Thursday, 4 March 2021
It’s a year since I have
been outside Ireland, but
I hope to travel again soon
It is a full year today since I last travelled outside Ireland. It’s hard to believe that I was in London a year ago today (4 March 2020), and that since then I have been in lockdown, mainly in west Limerick.
I took part in a Zoom meeting yesterday with trustees and staff members of the Anglican mission agency USPG (United Society Partners in the Gospel), and in one aside we recalled how on this day last year I was receiving a briefing on a planned visit to Myanmar to join the celebrations of the 50th anniversary of the Anglican church there.
We soon realised the dangers of travelling there and not being able to return in the event of a pandemic lockdown in Myanmar. Little did we realise then how a pandemic lockdown would eventually become part and parcel of daily life here too. Nor did we foresee that another lockdown would be imposed in Myanmar through the recent military coup.
Before and after that trustees’ meeting in London on this day last year, I spent a little time first in the morning and later in the afternoon wandering through parts of Spitalfields and the East End close to Liverpool Street station, visiting the sites of Holy Trinity Priory, and the Great Synagogue on Duke’s Place, Sandy’s Row Synagogue, the site of the first Bethlehem Hospital, and walking through streets such as Brick Lane, Fournier Street and Princelet Street.
Once I was back in Ireland, the effects of the rapid spread of the Covid-19 pandemic became bitterly obvious. The parades on Saint Patrick’s Day and an invitation to preach on 17 March in Saint Patrick’s Cathedral were cancelled, along with an invitation to preach in Saint Flannan’s Cathedral at the installation of the Very Revd Rod Smyth as Dean of Killaloe.
Soon all Sunday services were cancelled too, and for the first time in my ordained ministry I was unable to mark Holy Week and Good Friday or celebrate Easter in a church with a congregation.
Within a very short period of time, all foreign travel was cancelled. Not only did I not get to Myanmar on behalf of USPG, but travel plans were cancelled for Crete (April), Warsaw (May), Bari (June), Lichfield and the USPG conference in Swanwick (July), Thessaloniki and Halkidiki (August and September), and Paris (November).
There was some compensation when the restrictions were eased for a while, and two of us spent two weeks on a ‘road trip,’ travelling through counties Kerry, Cork, Waterford, Tipperary, Kilkenny and Wexford.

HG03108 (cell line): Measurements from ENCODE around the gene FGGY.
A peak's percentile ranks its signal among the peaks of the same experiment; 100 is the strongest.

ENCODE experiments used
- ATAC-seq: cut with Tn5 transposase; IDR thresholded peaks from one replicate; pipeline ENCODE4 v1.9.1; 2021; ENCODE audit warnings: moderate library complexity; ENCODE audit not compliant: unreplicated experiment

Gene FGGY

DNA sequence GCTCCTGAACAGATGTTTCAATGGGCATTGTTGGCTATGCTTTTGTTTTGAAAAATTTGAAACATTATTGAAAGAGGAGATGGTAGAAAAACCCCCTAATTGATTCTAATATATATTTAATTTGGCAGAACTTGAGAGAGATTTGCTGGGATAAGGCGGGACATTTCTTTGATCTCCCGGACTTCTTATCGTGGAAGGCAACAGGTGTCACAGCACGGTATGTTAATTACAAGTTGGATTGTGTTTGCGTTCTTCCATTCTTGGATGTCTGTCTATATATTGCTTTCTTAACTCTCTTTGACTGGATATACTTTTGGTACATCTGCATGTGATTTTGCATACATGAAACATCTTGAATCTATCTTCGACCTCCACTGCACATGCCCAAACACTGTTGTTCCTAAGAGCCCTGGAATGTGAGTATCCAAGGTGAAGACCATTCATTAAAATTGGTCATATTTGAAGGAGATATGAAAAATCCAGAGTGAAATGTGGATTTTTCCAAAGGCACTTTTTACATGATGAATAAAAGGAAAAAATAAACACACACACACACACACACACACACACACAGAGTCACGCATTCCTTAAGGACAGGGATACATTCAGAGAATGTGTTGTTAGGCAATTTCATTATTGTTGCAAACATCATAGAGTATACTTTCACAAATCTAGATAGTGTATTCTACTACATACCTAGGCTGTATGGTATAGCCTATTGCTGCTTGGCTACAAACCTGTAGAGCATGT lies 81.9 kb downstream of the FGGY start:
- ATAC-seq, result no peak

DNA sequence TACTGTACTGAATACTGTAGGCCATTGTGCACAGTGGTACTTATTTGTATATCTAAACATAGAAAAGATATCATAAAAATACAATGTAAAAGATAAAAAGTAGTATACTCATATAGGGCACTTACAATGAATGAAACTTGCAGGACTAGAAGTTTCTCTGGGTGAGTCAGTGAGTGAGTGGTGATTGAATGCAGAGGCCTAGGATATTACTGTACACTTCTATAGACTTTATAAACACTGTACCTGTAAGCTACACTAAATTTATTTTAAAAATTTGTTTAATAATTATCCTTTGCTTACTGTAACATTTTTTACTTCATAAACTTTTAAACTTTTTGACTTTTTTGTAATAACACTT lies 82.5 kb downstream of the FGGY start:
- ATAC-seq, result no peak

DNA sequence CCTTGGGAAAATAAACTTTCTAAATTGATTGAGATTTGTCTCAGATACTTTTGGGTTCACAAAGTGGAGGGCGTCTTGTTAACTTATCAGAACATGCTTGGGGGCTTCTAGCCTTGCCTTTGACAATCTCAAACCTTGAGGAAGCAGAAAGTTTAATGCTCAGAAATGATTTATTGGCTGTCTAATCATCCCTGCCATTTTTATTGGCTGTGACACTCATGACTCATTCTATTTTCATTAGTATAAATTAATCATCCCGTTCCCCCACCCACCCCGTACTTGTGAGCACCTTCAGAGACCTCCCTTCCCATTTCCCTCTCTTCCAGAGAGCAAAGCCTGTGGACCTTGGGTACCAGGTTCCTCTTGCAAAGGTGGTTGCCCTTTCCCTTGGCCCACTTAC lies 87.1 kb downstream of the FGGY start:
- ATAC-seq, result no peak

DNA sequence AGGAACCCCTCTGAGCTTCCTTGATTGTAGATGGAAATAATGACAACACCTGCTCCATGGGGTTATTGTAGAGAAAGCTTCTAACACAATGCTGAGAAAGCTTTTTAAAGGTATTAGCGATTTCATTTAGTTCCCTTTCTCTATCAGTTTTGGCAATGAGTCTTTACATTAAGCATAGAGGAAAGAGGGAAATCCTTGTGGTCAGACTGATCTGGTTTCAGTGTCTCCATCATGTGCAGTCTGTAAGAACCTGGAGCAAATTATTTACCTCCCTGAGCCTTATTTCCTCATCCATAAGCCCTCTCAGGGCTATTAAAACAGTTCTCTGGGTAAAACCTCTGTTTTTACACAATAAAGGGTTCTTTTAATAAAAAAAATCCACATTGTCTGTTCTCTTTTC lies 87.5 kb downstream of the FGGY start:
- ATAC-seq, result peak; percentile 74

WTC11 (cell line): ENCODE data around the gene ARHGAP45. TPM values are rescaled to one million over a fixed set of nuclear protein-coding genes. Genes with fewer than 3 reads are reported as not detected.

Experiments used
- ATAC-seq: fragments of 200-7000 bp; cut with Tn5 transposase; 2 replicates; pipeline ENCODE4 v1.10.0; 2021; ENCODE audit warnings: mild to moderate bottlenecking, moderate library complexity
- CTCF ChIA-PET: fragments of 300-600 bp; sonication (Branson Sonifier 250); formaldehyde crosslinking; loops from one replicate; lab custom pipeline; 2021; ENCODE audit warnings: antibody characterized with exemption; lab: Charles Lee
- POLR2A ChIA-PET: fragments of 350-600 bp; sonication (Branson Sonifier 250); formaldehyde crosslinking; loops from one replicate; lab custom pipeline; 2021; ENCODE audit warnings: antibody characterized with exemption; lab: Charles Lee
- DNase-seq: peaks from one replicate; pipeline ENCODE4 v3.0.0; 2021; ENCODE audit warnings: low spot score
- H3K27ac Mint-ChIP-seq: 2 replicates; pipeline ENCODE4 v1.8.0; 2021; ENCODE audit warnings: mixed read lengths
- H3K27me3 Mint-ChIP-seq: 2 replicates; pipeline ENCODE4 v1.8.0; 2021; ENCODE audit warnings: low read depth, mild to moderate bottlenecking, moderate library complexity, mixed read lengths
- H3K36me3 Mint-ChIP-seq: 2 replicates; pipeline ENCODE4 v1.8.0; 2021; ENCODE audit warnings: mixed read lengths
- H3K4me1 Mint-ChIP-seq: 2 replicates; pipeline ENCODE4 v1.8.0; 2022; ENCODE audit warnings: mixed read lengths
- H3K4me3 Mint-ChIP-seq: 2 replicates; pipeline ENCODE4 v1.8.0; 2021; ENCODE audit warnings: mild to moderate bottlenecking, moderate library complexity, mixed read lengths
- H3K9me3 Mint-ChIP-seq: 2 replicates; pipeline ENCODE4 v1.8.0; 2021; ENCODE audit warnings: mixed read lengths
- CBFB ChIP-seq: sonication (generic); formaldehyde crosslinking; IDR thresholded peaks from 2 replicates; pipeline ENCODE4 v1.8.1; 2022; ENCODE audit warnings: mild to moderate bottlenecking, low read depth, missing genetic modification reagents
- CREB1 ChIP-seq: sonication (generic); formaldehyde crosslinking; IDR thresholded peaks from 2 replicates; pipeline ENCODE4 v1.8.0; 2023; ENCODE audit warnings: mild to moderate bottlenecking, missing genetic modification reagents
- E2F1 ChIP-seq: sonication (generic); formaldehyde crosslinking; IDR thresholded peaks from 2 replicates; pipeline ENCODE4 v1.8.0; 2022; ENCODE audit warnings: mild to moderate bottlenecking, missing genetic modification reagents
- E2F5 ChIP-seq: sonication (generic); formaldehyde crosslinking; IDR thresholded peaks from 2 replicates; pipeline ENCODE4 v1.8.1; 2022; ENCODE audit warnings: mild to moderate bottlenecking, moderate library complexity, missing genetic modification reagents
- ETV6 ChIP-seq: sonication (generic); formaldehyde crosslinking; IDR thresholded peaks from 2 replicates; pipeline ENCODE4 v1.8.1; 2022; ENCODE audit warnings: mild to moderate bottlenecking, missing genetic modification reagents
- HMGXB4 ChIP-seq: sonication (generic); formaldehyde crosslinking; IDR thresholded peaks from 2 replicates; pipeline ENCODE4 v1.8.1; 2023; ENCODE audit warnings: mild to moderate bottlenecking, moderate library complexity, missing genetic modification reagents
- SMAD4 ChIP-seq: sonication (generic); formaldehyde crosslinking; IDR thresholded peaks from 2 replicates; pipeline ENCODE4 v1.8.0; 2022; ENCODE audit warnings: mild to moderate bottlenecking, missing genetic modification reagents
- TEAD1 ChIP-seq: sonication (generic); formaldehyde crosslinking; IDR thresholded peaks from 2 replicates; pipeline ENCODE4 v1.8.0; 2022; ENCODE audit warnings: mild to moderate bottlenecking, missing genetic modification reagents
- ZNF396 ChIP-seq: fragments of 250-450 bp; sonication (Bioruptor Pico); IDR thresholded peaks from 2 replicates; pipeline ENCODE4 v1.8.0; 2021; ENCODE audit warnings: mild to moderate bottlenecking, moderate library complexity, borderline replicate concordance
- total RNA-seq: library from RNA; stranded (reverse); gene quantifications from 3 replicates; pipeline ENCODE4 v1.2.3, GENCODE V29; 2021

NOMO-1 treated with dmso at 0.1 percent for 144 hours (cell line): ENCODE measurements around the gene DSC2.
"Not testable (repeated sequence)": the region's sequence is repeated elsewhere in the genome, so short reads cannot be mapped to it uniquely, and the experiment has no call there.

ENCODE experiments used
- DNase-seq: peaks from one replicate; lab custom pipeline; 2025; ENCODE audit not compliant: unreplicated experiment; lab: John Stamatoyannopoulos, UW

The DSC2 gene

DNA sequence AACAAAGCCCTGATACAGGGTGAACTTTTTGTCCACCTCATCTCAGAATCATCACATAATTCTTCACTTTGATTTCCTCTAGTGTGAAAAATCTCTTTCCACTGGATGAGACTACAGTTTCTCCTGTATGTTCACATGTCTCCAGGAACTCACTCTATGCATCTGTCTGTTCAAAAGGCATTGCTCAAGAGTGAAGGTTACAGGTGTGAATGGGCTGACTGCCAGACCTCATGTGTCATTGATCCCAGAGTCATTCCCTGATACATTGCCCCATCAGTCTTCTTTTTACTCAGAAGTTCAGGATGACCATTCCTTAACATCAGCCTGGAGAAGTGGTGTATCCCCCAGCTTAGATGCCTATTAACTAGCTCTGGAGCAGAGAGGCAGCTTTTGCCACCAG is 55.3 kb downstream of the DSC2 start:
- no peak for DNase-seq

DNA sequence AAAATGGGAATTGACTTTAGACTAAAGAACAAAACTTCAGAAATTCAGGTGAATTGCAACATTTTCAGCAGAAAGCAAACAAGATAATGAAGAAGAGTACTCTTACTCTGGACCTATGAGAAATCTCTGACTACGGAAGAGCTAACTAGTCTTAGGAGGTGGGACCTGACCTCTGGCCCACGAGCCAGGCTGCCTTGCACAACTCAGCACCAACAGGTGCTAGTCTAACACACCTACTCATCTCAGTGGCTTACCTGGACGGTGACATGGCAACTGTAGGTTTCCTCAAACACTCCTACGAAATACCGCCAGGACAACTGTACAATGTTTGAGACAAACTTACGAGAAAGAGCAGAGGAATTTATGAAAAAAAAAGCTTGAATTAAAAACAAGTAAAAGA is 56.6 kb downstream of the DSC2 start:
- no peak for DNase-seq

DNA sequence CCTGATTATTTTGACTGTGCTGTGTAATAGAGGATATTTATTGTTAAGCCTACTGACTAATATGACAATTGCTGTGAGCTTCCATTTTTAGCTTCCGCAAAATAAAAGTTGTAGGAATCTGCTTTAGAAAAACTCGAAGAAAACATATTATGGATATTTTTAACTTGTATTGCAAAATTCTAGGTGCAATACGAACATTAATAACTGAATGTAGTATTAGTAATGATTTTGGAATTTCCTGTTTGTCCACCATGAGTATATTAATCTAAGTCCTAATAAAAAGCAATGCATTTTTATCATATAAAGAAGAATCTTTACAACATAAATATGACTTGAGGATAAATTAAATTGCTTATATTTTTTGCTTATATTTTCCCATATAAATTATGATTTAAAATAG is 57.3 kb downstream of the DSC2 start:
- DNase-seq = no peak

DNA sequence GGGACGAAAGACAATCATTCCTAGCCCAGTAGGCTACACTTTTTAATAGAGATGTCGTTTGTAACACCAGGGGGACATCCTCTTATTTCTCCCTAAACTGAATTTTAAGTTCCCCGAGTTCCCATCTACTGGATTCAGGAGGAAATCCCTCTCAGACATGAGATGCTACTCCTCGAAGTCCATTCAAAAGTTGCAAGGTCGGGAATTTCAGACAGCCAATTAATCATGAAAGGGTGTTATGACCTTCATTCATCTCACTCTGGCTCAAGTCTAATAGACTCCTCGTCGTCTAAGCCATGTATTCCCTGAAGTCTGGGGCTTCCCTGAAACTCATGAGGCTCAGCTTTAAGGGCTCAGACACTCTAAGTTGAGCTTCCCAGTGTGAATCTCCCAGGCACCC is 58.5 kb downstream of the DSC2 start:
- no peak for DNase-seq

But, apart from this ‘road trip’ and occasional visits to Dublin for the annual Irish CND commemoration of Hiroshima Day and consultations with my GP about my Sarcoidosis and B12 deficiency, I have spent most of the past 12 months in Co Limerick, and I have not been outside Ireland since this day last year.
They say travel broadens the mind. As my travel plans were wiped from my diary, I hope my mind did not become more closed or that my vision narrowed. But my eyes certainly felt the strain with more-and-more Zoom meetings as the weeks and months passed. On some days, I have been at three Zoom meetings in a day, one after another.
The roll-out of the vaccine seems to be much slower in Ireland than in other countries, particularly in the United Kingdom. I know that appearances can be deceptive, and perhaps this perception is heightened by an unrequited wanderlust.
But, earlier today, a posting from one of my favourite places to stay, the Hedgehog in Lichfield, announced, ‘We are so excited to finally be able to reveal the news! Provided all goes well we will be opening on 12th April for outdoor hospitality! … We cannot wait to welcome you back!’
I cannot wait either. But the anti-vaccine, far-right protesters in Dublin last weekend, and student behaviour in Limerick this week continue to set back the chances of a hasty lifting of the lockdown in Ireland and an easing of travel restrictions.
But, after a long, long, year, I’m hoping once again that soon I shall be able to travel again.